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Stephen Sandstrom: From immigration hard-liner to compassionate conservative

Immigration » A face-to-face meeting with one undocumented immigrant was the catalyst to his conversion.



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The short answer is he doesn’t want to.

At a glance

The Utah Compact

» Seeks federal solutions and urges state leaders to adopt reasonable policies addressing immigrants in Utah

» Says local police should focus on criminals, not civil violations of federal code

» Opposes policies that separate families

» Affirms Utah respects economic contributions of immigrants

» Asks for a humane approach to the issue

Sandstrom’s HB497

Originally modeled after Arizona’s SB1070 law, the law requires local police to check the legal status of suspects in a felony or Class A misdemeanor arrest. It provides local police the discretion to check for legal status on Class B or C misdemeanors. The law is on hold pending the outcome of a lawsuit.

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Parting ways » The 48-year-old Sandstrom lost decisively at the state Republican convention in April and quickly endorsed Mia Love over friend Wimmer as the 4th District nominee — though Wimmer wrote a scathing screed against Sandstrom that seemed to cast that relationship in doubt.

Wimmer — along with Republican Reps. Ken Sumsion and Chris Herrod — was a founding member of the Patrick Henry Caucus, and Sandstrom was one of its active members. Sandstrom recently parted ways with the caucus, which, among other things, supported a tough enforcement-only approach to immigration.

Wimmer said he won’t comment on Sandstrom other than to say, "I wish him the best."

Lee Rech, who worked with Sandstrom on his campaign, said the shift to a softer stance on immigration reform isn’t surprising to her.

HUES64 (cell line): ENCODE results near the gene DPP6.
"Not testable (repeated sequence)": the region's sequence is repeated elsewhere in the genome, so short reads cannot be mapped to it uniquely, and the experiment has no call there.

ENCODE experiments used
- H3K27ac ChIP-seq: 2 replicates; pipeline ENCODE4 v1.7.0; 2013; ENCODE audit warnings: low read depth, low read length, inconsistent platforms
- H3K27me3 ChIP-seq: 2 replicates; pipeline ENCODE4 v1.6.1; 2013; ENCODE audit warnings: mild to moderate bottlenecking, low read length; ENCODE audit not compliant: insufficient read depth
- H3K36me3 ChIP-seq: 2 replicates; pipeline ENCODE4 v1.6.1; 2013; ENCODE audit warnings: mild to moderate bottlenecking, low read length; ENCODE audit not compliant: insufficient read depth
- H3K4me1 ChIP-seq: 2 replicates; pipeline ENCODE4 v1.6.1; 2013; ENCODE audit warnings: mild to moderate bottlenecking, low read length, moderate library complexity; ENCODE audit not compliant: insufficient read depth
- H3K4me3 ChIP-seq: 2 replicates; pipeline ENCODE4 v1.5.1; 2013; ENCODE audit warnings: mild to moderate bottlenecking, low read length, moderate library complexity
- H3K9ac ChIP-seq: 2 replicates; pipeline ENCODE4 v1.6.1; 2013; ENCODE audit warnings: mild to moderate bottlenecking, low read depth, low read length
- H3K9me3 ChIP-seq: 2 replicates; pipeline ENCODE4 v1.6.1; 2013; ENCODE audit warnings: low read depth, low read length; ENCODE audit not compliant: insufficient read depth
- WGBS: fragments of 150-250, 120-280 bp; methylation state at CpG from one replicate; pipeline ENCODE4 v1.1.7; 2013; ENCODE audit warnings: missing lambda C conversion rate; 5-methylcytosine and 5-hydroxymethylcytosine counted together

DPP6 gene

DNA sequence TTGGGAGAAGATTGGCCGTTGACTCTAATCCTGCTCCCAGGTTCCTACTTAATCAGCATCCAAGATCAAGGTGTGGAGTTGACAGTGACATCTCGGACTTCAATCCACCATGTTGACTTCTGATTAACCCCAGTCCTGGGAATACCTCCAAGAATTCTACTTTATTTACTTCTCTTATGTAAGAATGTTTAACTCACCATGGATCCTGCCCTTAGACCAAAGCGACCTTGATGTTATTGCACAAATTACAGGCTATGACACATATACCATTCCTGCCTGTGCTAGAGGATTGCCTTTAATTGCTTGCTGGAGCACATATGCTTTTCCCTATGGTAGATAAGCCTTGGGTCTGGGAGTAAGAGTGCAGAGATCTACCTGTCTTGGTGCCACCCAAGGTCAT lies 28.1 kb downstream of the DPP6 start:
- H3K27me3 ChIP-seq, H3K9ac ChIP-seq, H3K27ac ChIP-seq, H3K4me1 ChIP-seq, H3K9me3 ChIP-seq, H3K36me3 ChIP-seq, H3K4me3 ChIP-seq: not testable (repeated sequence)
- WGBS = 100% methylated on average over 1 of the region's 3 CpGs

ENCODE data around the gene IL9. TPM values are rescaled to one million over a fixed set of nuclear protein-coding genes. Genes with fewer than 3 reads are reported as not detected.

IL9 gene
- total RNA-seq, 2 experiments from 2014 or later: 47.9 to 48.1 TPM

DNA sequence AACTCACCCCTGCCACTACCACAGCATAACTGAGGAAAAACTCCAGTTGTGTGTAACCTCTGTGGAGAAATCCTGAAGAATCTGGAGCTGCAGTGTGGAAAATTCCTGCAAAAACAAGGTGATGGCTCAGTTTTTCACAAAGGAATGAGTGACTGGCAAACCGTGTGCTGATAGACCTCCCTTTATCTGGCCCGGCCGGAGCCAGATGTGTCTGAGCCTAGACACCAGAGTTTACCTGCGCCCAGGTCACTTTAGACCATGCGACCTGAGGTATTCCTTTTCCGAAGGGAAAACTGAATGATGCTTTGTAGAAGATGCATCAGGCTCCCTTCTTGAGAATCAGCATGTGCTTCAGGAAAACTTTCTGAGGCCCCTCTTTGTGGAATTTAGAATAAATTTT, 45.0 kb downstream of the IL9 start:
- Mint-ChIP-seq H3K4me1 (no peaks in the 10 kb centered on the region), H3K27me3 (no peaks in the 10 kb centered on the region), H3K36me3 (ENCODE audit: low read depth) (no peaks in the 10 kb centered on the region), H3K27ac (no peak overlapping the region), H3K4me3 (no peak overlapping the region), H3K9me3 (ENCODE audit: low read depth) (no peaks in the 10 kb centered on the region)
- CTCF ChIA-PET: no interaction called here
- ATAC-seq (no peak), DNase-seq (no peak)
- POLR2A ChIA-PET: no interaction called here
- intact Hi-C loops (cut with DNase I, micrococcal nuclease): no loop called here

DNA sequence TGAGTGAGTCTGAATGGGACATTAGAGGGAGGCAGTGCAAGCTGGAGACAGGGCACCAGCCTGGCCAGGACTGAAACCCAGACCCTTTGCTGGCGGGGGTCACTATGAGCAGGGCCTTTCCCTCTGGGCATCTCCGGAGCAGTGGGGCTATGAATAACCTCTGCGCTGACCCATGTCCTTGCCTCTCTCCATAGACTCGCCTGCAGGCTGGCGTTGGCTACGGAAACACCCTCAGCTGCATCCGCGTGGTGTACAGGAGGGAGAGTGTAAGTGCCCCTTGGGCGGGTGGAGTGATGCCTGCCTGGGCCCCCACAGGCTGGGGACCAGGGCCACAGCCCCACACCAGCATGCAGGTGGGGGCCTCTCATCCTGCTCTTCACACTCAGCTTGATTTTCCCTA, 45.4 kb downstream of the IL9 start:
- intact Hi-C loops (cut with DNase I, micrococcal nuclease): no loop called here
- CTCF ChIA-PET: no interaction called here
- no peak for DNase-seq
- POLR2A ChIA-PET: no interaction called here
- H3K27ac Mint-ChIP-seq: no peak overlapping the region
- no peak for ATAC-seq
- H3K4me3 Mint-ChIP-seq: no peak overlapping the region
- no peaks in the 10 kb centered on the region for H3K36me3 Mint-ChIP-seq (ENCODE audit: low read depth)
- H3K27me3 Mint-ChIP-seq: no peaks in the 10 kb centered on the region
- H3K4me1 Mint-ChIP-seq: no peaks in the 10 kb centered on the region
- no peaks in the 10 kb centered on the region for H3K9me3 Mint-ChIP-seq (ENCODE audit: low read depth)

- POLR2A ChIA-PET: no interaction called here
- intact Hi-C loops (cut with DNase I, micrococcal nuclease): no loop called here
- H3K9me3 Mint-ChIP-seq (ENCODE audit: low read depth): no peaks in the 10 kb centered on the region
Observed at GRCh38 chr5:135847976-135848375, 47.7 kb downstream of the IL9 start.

"I know he’s a compassionate guy. Maybe he was caught up in the furor of the movement, and it was a more staunch stance then," Rech said. She believes he sees a need to give a fair shake to people who were brought into the country illegally as kids.

Clara said Sandstrom asked him to review campaign materials related to immigration, and he was surprised to see the word "compassion" used several times in the drafts.

"I actually told him to take out a few of the ‘compassions,’ " Clara said. "I also said that if I lived in the [4th Congressional District], I’d have supported him."

Sandstrom, who for the first time in 19 years doesn’t hold an elected office, said he would continue to work at his architectural firm and "try to build bridges" around the issue of immigration reform.


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He said he’s scheduled to speak at a Human Rights Commission group in August. He’s also planning to sign The Utah Compact.

"I was actually thinking about doing that earlier," he said. "I’m just not sure what the appropriate timing will be."

He also has a message for Sara.

"I honestly hope she feels optimistic," he said. "I think there is hope and that attitudes are changing."

dmontero@sltrib.comTwitter: @davemontero



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